I had my proudest moment as a runner this past weekend and it had nothing to do with my running performance.
Every year at the end of April my local running club puts on the Pike’s Peak 10k. They close down the Rockville Pike and several thousand people run down the fast, flat course. Because it is fast, and has a pretty good purse, it draws some very fast runners (East Africans and other sub-30 minute runners). There is also a huge festival with pizza, bagels, doughnuts, music, kids’ games and fun runs. I have run this race every years since I started running and had already paid the entry fee, so when I woke up on Sunday with a head cold I decided to just suck it up and do the best I could. I ran from our house to the start (about 5 or 6 miles), did some light stretching and lined-up for the race. I felt horrible from the start and had a real hard time breathing with my congested sinuses. I knew the 5:15 pace was too fast, so I slowed down and pushed through. I ended up running in about 35 minutes flat, which looks better than how I felt.
Afterwards, I met Anne and the boys at the Festival, where Logan had signed up to do the kid’s run. We had quite a bit of time to wait and Gavin (the 2 year-old) started getting cranky, so we walked across the street to the brand new Rockville Whole Foods. I could spend all day at Whole Foods. After some shopping and “samples” tasting, Logan and I headed back to the Festival to get ready for his run. He had the choice of running the 50 meter sprint or the 1K. Wanting to be like dad, he chose the longer distance. This meant we had about 30 minutes to wait while they did “heats” for the 50 meter runners. Logan, in true Ultrarunner fashion, took this opportunity to down a slice of Potomac Pizza!
After polishing off some pizza, Logan went through a string of active stretching (or close to it), which I am assuming he learned from watching me get ready for a race. We lined up at the start with a bunch of other 4-8 year-old's and a good mix of parents, who would serve as pacers and ensure that the kids don’t run over each other. They started the race and we were off. I ran next to Logan as he sprinted through the crowd. I tried offering some advice: “save some energy for the final kick” but I don’t think he really understood or cared. He was simply running and having fun. We reached the turn around and his little face was bright red. I asked if he was OK and needed to slow down and he said “no, this is fun.” As we approached the finish line he went into an all-out-sprint and gave me a big “high-five” as he crossed the finish line in just over 6 minutes (not too bad for a 4 year-old). Afterward, he had me grab another slice of pizza, but this one he would eat later because he was too exhausted:)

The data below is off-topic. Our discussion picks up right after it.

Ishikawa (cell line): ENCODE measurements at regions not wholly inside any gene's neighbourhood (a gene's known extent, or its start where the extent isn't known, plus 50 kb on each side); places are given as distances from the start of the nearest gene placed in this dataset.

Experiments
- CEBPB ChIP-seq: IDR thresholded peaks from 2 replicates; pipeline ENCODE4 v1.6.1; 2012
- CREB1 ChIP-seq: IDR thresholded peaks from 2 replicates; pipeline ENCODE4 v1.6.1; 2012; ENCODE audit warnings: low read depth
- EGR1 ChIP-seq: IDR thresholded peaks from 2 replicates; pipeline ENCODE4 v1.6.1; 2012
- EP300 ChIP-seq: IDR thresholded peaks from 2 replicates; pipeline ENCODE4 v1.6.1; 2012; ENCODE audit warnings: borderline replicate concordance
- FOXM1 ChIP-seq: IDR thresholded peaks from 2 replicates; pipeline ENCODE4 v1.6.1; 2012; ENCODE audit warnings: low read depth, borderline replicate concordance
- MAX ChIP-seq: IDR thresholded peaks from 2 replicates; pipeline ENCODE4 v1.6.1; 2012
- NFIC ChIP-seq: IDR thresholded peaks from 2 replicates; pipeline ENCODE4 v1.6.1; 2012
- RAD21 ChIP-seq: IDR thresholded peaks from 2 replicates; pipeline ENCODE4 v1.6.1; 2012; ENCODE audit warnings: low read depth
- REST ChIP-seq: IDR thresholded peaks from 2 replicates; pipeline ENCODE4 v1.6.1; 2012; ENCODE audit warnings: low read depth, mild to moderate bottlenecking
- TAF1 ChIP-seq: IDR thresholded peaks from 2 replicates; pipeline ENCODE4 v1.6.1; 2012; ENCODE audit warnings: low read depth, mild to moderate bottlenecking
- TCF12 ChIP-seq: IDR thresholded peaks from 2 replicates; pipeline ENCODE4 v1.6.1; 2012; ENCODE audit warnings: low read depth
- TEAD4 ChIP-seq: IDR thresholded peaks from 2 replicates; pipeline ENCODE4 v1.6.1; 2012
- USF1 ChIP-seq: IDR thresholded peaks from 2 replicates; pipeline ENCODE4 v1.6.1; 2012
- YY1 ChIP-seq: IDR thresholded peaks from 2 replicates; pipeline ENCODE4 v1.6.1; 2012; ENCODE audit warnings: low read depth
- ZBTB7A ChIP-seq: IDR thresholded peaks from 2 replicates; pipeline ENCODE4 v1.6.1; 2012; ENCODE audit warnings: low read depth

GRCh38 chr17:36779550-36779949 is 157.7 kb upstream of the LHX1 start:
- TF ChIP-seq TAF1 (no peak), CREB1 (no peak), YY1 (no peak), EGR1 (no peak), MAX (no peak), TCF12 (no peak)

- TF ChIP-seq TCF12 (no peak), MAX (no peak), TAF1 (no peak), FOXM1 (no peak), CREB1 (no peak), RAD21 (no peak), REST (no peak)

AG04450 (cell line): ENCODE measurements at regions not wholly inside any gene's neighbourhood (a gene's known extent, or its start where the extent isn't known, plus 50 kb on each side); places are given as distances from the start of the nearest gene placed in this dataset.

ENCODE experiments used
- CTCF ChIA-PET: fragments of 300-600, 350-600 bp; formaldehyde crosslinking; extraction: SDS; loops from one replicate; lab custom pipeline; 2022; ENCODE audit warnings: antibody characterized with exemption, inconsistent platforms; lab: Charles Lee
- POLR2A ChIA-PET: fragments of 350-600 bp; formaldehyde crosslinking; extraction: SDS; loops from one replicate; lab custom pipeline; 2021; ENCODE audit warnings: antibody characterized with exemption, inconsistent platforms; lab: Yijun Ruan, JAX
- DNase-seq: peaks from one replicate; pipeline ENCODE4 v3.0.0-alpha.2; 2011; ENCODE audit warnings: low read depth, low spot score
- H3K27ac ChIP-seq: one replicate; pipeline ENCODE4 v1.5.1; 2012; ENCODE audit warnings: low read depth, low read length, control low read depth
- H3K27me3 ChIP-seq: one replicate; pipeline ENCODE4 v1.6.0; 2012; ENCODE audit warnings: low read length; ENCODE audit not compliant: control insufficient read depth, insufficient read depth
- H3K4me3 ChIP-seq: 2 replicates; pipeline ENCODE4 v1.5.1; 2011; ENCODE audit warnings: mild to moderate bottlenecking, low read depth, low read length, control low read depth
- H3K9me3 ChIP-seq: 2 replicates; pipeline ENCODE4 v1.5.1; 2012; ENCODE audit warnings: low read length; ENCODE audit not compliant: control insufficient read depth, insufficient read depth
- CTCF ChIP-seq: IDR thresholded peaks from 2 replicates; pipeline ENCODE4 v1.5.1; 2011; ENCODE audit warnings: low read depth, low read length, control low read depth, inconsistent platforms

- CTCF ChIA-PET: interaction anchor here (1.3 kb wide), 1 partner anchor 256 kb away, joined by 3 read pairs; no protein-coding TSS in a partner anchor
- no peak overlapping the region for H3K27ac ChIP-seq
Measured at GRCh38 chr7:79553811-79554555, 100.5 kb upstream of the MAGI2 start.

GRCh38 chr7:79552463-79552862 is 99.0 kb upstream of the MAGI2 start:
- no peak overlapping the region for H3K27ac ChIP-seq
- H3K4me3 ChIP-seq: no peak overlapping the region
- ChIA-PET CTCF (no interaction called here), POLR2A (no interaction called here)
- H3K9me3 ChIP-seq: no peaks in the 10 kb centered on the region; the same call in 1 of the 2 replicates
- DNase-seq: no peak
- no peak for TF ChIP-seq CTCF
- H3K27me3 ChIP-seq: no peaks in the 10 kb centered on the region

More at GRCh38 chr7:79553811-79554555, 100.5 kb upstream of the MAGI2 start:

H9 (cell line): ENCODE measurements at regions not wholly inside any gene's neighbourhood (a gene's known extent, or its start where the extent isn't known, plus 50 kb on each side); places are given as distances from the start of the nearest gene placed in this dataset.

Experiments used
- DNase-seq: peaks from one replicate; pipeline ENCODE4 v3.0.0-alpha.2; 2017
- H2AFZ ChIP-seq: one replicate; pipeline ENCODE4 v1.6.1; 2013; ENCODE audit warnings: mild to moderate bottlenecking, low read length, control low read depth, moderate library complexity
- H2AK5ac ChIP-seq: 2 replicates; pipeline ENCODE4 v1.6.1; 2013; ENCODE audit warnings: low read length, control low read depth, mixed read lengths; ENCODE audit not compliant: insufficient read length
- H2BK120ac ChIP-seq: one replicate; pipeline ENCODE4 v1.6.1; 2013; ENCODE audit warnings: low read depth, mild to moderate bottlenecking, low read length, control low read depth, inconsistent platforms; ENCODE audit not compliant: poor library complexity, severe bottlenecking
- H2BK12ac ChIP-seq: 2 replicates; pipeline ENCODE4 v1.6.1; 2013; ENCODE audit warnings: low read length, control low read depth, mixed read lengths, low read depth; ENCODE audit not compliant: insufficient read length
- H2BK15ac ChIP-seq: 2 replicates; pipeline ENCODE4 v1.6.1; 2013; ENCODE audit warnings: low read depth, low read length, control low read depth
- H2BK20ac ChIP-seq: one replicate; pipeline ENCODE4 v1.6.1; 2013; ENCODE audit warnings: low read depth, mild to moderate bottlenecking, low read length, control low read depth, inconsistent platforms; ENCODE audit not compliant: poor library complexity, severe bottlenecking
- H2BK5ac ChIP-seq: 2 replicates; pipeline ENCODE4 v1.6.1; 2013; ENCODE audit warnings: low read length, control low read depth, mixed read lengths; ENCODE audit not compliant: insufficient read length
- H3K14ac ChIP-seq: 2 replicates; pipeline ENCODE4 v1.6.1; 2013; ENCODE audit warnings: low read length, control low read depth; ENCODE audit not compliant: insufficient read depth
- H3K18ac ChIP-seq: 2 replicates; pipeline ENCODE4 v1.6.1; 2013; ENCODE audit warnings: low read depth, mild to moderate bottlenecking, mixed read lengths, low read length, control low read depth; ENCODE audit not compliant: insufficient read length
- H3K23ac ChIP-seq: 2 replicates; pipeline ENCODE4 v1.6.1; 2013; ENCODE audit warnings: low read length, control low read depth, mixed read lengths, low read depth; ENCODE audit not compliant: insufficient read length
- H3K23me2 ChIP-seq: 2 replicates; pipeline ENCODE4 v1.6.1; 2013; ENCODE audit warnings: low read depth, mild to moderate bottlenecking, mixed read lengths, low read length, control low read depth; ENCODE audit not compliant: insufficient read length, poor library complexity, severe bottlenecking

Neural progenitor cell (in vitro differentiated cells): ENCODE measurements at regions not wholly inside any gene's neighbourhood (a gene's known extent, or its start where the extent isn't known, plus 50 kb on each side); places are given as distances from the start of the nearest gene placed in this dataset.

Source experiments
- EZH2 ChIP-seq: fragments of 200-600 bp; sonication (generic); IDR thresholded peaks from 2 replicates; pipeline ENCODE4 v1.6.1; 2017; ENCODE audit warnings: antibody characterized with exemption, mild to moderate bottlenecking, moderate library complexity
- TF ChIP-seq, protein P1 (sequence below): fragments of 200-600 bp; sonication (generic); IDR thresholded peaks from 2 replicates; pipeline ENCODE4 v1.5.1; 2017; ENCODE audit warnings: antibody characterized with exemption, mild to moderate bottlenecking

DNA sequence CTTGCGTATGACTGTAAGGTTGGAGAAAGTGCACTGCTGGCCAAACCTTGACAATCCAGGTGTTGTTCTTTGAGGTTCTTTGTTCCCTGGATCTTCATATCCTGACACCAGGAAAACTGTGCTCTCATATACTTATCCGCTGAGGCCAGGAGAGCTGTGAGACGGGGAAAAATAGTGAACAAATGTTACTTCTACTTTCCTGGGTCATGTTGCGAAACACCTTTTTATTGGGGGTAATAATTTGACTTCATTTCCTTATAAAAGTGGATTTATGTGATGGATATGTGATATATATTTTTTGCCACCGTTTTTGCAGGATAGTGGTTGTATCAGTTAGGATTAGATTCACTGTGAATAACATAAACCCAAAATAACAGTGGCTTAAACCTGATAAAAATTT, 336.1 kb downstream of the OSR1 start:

Seeing my son run made me very proud. It was very exciting to run with him and see the look on his face as he crossed the finish line. He didn’t care about splits, heart rate, or pacing. He simply enjoyed running. There is something very wholesome about it, and it reminded me of why I started running to begin with. It is very freeing and one of the most natural things we can do. Just go outside, run and enjoy it. It is not that I do not enjoy competition, and I am interested in all the stats and science that comes with the sport. However, when you strip everything out, I am just the little kid out there with a beat-red face - running, living in the moment and enjoying life. That is what my son reminded me of and it was special to see that spirit in him – that is what I would call my proudest moment as a runner!